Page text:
Player Spotlight: Tayla Honey

Written by Sam Akpan

In what has been a whirlwind debut season in England, I ask London Pulse’s Tayla Honey, what her proudest moment so far has been in her first Superleague season. In a very composed way, she smiles before telling me that she believes that moment will be this weekend. As the Pulse’s maiden play-off campaign nears closer, Honey’s answer is an indication of the exciting chapter both player and team find themselves in.

While Honey’s integration into the London outfit by her own words has been one seamless in nature, it would be disingenuous to suggest that making the decision to leave Australia for England was an easy decision to make. 

But for Honey, embracing challenges and setbacks seem to be a clear forte of hers. She talks me through her rehabilitation journey following a major Achilles injury during her stint at Suncorp Super Netball outfit Melbourne Vixens. Having been elevated from being a training partner, to making the Vixens team, the progression would be temporarily halted by the injury along with the impacts of the pandemic curtailing her involvement in the team for the next two seasons. ‘I had to learn how to do literally everything again, things I could do so easily were just now so hard, it was challenging but thankfully I knew people who had gone through similar injuries who were great to message and help me through it’.

Following that period, she would go back to being a training partner, a period which saw her start to scope out potential options. ‘I was looking for more court time, and wanted a new experience after being at the Vixens for five years. It was great, I enjoyed my time there but when the opportunity [to go to England] came up it felt perfect’.

That decision has certainly brought forward a lot of change, and one of the biggest shifts is adjusting to netball life without the presence of her mother. Her mother, Di, who represented the Australian national netball team and now an assistant coach for the Melbourne Vixens, is quoted as a major influence as not only getting her involved within the sport, experiencing her mother’s coaching session back when she was younger ‘I was always travelling to her games to watch her teams play, so when I got the chance in Year 5/6 to play I got involved’.

Having always had her on hand has no doubt positively influenced her development, and now being on either side of the world is a new experience Honey’s facing. ‘It’s kind of weird to not have her around, but we still always stay in touch, she’s 24 hours away but not really’.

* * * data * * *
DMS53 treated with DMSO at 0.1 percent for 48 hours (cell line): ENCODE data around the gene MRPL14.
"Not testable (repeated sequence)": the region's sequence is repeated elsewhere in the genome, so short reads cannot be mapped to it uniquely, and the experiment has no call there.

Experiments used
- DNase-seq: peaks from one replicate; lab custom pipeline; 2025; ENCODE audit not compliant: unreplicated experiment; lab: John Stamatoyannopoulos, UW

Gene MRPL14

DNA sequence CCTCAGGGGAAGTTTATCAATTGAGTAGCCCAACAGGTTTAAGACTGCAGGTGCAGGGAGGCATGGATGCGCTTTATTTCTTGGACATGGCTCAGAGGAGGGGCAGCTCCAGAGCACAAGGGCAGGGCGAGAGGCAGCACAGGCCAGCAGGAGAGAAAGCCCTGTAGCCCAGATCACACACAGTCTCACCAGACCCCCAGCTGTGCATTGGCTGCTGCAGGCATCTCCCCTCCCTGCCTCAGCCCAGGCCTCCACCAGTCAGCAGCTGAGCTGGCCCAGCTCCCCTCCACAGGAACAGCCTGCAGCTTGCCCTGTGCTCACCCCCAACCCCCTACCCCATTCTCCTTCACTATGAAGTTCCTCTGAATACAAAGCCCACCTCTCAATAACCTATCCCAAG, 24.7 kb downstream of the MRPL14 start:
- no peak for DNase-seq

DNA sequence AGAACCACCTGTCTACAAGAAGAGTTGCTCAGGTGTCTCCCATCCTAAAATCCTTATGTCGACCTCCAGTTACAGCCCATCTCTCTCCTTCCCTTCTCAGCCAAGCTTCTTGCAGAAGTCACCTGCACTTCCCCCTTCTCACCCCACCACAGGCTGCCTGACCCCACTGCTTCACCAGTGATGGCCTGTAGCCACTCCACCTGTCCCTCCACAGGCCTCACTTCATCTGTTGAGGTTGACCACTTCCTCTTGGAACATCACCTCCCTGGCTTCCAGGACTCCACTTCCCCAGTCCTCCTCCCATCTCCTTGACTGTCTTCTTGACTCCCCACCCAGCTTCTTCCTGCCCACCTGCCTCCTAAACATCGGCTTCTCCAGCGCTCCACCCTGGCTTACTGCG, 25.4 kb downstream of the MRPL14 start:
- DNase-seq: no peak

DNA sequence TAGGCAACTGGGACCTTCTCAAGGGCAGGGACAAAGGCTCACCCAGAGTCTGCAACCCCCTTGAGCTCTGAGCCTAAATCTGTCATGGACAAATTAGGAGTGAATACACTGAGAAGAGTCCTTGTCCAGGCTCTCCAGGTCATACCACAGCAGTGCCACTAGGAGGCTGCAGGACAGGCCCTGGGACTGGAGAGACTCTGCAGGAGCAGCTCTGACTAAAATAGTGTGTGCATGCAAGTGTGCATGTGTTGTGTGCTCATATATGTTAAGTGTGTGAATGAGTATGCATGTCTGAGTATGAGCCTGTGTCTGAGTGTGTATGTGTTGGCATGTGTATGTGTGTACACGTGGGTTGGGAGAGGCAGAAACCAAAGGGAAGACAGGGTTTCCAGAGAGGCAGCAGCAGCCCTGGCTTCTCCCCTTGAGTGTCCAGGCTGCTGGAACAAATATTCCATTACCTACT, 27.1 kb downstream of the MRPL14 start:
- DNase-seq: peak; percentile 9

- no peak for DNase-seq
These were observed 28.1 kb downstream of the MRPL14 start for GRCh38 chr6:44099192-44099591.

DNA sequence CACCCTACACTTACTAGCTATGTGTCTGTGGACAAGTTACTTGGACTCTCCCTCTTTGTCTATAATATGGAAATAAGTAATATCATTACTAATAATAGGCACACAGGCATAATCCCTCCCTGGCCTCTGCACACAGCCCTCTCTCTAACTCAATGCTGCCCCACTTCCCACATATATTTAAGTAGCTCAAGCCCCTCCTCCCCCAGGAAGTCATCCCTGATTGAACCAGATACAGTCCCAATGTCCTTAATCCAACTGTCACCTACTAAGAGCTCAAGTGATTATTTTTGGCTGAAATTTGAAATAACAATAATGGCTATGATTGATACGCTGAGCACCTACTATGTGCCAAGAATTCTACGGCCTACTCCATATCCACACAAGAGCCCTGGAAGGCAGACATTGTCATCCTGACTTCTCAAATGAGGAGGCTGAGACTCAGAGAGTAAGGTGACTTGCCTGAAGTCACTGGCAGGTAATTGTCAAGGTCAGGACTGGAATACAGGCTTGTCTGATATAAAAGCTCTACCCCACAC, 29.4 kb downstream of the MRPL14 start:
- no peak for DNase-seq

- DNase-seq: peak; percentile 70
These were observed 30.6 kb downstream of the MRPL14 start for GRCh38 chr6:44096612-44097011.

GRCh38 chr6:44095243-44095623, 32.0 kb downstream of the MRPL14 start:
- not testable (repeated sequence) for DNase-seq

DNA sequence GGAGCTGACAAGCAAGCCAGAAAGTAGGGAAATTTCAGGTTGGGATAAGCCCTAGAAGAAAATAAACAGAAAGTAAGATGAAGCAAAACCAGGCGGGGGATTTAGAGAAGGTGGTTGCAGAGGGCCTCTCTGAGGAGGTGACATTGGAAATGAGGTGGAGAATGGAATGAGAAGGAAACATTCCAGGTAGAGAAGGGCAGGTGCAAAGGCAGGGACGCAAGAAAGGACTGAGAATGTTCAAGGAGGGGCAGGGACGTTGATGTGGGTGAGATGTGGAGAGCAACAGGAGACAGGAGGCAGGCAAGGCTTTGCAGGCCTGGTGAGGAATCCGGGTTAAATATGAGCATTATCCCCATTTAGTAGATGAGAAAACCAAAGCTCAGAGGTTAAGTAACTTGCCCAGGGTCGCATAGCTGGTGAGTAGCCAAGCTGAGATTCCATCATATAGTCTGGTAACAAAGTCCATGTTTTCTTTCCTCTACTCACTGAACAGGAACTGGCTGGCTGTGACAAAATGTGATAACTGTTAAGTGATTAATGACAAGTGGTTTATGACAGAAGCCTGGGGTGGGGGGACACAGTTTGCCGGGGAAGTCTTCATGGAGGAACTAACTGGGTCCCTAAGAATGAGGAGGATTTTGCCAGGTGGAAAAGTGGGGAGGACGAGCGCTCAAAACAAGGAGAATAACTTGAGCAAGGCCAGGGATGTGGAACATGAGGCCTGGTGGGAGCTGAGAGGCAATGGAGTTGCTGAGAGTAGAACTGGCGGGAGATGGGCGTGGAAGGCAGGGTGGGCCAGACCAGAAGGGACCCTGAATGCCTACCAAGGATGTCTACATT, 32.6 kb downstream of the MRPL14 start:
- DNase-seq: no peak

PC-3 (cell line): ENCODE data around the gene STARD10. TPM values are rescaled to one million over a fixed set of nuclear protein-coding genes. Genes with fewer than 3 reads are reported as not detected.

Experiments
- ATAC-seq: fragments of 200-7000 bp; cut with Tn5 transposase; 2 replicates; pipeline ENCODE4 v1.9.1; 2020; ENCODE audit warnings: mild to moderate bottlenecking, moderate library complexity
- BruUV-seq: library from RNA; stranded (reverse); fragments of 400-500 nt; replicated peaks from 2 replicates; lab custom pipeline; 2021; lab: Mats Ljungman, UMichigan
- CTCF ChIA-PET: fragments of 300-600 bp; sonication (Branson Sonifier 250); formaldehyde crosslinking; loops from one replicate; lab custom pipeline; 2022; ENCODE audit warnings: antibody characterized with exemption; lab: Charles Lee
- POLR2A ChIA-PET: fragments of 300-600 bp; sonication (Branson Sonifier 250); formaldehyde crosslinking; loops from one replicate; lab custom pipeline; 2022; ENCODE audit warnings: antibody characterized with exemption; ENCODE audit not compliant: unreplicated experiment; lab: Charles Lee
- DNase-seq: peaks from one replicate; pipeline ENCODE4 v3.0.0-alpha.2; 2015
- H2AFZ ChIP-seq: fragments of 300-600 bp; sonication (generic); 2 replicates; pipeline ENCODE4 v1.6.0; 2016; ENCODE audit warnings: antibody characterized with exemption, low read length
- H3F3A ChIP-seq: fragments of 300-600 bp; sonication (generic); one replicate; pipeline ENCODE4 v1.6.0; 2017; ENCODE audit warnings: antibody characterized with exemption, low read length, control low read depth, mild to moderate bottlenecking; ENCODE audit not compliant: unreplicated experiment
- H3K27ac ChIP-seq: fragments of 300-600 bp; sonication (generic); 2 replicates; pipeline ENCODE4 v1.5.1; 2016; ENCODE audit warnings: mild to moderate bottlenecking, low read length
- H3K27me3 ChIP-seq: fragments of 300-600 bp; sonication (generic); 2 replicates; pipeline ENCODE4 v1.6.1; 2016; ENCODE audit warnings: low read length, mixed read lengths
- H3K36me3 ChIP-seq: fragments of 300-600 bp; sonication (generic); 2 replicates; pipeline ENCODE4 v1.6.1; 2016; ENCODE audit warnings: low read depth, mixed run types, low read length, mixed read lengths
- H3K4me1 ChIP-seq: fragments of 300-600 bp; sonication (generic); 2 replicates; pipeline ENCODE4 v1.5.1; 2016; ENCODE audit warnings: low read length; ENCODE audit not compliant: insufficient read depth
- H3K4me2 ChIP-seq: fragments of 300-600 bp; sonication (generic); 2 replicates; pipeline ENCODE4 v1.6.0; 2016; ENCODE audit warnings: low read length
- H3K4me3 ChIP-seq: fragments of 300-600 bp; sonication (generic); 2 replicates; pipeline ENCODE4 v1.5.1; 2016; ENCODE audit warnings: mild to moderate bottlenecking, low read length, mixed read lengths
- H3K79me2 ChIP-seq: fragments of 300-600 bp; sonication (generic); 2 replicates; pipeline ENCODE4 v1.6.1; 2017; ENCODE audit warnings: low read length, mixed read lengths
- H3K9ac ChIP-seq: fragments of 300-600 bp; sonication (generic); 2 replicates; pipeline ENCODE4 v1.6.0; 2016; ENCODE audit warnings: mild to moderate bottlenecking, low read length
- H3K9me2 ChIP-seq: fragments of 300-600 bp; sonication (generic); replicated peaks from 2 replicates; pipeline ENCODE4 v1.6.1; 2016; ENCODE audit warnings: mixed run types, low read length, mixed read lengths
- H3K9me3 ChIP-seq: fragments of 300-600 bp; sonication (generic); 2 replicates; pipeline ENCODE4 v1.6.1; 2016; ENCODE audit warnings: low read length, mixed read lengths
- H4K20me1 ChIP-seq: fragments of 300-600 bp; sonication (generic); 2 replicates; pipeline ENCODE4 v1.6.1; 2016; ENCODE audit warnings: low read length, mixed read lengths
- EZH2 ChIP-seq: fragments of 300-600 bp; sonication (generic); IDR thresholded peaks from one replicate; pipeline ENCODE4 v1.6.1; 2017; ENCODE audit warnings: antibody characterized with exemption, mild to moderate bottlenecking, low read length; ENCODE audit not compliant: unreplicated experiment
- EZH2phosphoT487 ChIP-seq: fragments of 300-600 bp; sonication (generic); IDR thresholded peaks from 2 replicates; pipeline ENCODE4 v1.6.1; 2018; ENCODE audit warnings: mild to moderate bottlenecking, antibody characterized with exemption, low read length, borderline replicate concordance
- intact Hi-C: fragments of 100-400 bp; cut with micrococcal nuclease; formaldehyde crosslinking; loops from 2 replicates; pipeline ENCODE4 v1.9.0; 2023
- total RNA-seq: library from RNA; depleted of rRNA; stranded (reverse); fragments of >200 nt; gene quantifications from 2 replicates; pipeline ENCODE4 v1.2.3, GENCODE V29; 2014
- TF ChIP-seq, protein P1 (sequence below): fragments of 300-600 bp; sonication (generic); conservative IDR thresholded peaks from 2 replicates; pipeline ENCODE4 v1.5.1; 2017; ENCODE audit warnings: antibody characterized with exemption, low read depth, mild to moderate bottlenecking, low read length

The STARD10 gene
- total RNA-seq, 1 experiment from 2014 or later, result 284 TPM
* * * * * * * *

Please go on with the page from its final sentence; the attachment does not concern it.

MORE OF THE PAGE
The steel and toughness on display forms a major part of the reason why when I ask friend and teammate Sacha McDonald, she speaks so highly of Honey’s determination and laser focus. Having seen Tayla’s injury in Melbourne, she talks about the unfortunate timing yet the incredible bounce-back ability ‘It was a really unfortunate time, because she had just made the team and we could all see her flourishing, but she put in so much work [in rehab]’. 

Honey emphasises the importance of ‘forging her own pathway’ not only for herself, but wanting the next generation to also know there are options. Coming into her debut season in the Superleague in a year where London Pulse are entering into uncharted terrain, headed for the Final Four for the first time. ‘It didn’t necessarily work out for us in Australia, but now in England we’re having a great time and looking at making finals. There’s always other options, if one turns out to be a dead end’.

Currently at the Pulse now, she tells me how when she first got there, past results were a shock to her. ‘We spoke a lot about what happened last season, I was kind of surprised hearing how many games we lost, especially with the skills and intensity, so I was surprised to hear they didn’t do as well as they wanted to last year.’ With the squad building on past years’ foundation, it feels the run now is a culmination of the growing confidence that long existed within the squad before the win tally started filling up. She speaks openly and honestly about the team culture and how the work all of the staff and her teammates put in helps motivate her for every game. ‘It’s about winning for the team but not just the scoreboard’.

Outside of netball though, Honey studies part-time, currently undertaking a law degree at Monash University back in Australia. But when not either studying or working, Tayla finds time to feed her interests, which include brunching and shopping, which due to her contracting COVID-19 perhaps hasn’t been fed as much as she would’ve liked.

As we conclude the interview, we laugh and joke about Honey’s adjustment and first time experiencing London’s temperamental weather. But while I cannot speak for the rest of the city, this conversation is a clear demonstration that as the season reaches its climax, there is a growing air of excitement and anticipation and the temperature in the Copper Box is rising. While the 24-year old midcourter has certainly made an impressive impact, overcoming adversity, beyond all, the most exciting part of this story is that it is far from over.